A group of British scientists have asked – and possibly answered – this question through a study of 500 women. Around 60% of the women in the study suffered from clinical obesity. When examining saliva samples from the obese women and comparing them with samples from a control group of average weight women, scientists found that the presence of a certain species of oral bacteria – selenomonas noxia – was significantly higher in 98% of the overweight women.
The exact connection between the oral bacteria and obesity is still unclear. “It is uncertain whether people may become obese due to changes in the bacteria in their mouths or whether these changes occur as a result of obesity,” said Dr Nigel Carter, chief executive of the British Dental Health Foundation. “What impact changing the bacterial make up may have on helping to reduce obesity is certainly worth additional research.”
The oral bacteria, Selenomonas noxia, has previously been connected with gum disease and poor dental health. Scientists think it likely that this oral bacteria could serve as a biological indicator of a developing overweight condition. As possible connections between oral bacteria and obesity, it has also been speculated whether certain bacteria may have the ability to increase the appetite of individuals and make the body store up nourishment from food, causing a weight increase.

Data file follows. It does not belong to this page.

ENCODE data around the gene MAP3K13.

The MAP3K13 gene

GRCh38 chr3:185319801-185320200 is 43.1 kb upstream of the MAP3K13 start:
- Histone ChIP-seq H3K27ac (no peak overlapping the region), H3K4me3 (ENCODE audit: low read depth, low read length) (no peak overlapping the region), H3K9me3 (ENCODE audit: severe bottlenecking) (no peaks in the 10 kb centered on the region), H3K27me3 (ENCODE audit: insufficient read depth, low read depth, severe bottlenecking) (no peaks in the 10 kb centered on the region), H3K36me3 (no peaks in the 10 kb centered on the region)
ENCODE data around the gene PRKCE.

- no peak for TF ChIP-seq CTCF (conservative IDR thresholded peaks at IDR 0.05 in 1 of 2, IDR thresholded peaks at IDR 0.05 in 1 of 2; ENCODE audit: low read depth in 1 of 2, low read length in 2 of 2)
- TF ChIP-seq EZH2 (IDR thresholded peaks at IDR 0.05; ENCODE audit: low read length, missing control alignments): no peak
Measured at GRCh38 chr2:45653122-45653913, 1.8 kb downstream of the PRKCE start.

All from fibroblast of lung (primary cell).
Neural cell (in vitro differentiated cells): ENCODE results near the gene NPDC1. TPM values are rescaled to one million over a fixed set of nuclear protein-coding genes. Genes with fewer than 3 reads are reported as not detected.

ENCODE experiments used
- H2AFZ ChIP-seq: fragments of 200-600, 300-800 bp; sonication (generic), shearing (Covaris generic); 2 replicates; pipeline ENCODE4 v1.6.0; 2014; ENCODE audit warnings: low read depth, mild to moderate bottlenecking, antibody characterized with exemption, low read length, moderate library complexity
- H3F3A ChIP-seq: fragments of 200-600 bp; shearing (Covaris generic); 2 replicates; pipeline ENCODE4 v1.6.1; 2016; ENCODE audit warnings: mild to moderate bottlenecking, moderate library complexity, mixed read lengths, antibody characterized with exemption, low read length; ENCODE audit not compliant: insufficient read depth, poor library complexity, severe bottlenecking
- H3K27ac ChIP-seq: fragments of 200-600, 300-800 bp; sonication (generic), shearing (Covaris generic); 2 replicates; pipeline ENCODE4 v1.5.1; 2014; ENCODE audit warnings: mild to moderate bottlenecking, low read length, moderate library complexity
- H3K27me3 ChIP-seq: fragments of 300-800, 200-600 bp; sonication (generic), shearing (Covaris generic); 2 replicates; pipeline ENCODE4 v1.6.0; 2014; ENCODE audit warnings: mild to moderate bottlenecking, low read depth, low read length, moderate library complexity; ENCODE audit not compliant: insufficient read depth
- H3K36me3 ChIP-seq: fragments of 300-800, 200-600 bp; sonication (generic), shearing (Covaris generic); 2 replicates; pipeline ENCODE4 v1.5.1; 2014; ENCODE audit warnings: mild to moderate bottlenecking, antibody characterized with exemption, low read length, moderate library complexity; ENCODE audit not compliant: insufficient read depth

There has previously been found connections between oral health and other conditions such as diabetes and cardiovascular disease. Obesity has also been identified as a risk factor in the development of oral disease.
There is a clear connection between obesity and oral health in the fact that food products with a high sugar content have the potential to cause both obesity and dental cavities. Whether there are further connections between the two conditions will be researched further.